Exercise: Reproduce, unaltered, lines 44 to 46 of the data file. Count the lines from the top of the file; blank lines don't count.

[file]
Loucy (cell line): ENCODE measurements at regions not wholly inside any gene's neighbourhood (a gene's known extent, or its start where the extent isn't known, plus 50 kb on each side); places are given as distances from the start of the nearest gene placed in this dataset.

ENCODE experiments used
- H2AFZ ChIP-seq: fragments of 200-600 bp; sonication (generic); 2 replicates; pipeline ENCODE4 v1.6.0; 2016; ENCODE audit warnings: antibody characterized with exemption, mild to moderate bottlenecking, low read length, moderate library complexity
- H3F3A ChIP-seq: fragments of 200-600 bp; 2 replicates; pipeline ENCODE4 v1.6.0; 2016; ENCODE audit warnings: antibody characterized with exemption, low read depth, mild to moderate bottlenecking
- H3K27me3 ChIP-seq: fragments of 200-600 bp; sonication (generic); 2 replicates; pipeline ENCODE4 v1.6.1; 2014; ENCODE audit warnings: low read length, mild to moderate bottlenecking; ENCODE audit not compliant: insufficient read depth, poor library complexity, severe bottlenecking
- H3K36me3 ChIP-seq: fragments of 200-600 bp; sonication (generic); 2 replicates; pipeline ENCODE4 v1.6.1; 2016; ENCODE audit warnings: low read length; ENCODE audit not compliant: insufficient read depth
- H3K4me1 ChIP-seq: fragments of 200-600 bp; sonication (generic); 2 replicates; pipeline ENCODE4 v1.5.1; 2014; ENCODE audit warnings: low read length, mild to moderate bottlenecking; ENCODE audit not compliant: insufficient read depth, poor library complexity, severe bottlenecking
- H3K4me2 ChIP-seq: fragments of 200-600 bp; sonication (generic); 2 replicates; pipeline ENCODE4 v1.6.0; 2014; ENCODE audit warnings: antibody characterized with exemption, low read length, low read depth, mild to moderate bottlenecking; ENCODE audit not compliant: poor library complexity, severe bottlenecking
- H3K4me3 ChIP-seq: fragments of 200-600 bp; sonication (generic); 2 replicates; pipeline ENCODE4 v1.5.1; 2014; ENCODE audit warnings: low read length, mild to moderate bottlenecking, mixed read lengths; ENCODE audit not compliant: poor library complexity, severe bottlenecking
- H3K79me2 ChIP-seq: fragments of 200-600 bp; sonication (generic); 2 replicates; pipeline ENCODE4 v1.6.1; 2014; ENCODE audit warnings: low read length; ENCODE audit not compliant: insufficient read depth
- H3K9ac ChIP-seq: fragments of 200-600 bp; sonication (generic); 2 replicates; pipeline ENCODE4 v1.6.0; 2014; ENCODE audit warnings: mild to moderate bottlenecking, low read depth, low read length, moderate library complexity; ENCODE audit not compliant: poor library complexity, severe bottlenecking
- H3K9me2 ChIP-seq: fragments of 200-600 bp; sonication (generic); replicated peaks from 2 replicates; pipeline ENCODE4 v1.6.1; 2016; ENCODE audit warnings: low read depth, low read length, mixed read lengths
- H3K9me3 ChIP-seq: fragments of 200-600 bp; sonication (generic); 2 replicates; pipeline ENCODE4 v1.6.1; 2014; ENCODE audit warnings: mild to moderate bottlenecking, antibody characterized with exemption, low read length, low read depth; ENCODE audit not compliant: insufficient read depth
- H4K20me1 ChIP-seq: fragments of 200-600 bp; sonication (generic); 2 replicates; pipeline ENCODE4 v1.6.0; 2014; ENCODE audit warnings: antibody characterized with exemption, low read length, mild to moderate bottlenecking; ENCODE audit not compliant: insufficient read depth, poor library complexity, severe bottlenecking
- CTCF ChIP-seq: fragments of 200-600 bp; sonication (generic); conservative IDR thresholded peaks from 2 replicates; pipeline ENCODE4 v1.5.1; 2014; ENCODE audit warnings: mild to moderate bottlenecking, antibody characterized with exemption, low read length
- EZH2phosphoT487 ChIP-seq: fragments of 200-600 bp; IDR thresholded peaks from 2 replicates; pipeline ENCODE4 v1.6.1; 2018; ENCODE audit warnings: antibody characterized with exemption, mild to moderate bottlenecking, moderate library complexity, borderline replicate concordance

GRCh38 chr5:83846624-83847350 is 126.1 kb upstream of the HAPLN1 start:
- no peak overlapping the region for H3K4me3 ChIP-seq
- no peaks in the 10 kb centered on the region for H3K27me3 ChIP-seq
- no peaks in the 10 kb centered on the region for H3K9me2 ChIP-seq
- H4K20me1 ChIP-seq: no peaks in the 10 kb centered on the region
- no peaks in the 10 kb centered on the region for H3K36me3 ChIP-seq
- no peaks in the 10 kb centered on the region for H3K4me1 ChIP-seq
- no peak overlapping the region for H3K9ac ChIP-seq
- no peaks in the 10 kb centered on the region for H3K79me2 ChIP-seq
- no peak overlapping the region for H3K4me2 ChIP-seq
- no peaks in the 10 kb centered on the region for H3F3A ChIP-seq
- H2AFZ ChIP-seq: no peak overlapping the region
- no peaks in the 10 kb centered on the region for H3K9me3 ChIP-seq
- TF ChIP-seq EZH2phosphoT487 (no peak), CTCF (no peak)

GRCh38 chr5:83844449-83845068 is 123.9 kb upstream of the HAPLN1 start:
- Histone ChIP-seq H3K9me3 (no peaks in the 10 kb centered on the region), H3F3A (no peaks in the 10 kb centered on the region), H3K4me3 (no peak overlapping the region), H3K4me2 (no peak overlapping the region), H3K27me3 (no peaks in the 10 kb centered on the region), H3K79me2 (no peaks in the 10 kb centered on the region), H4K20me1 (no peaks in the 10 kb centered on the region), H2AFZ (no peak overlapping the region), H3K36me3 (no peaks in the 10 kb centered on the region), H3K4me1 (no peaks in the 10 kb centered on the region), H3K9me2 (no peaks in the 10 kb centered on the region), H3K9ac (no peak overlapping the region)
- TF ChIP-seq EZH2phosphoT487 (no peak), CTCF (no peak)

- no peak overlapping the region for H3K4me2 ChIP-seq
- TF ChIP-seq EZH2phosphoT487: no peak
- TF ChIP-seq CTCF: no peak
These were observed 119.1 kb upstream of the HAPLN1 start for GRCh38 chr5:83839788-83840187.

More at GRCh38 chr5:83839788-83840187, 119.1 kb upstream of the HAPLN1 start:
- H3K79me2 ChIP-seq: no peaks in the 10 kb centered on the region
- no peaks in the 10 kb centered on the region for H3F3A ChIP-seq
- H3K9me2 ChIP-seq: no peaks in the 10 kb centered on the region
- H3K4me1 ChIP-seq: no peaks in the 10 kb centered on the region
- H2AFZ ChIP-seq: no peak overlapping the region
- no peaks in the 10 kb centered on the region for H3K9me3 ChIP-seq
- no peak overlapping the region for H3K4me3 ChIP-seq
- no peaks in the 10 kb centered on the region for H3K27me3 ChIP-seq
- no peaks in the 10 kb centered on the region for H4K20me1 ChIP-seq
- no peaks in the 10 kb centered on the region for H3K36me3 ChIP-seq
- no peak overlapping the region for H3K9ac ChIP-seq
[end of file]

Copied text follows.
- no peaks in the 10 kb centered on the region for H3K9me3 ChIP-seq
- no peak overlapping the region for H3K4me3 ChIP-seq
- no peaks in the 10 kb centered on the region for H3K27me3 ChIP-seq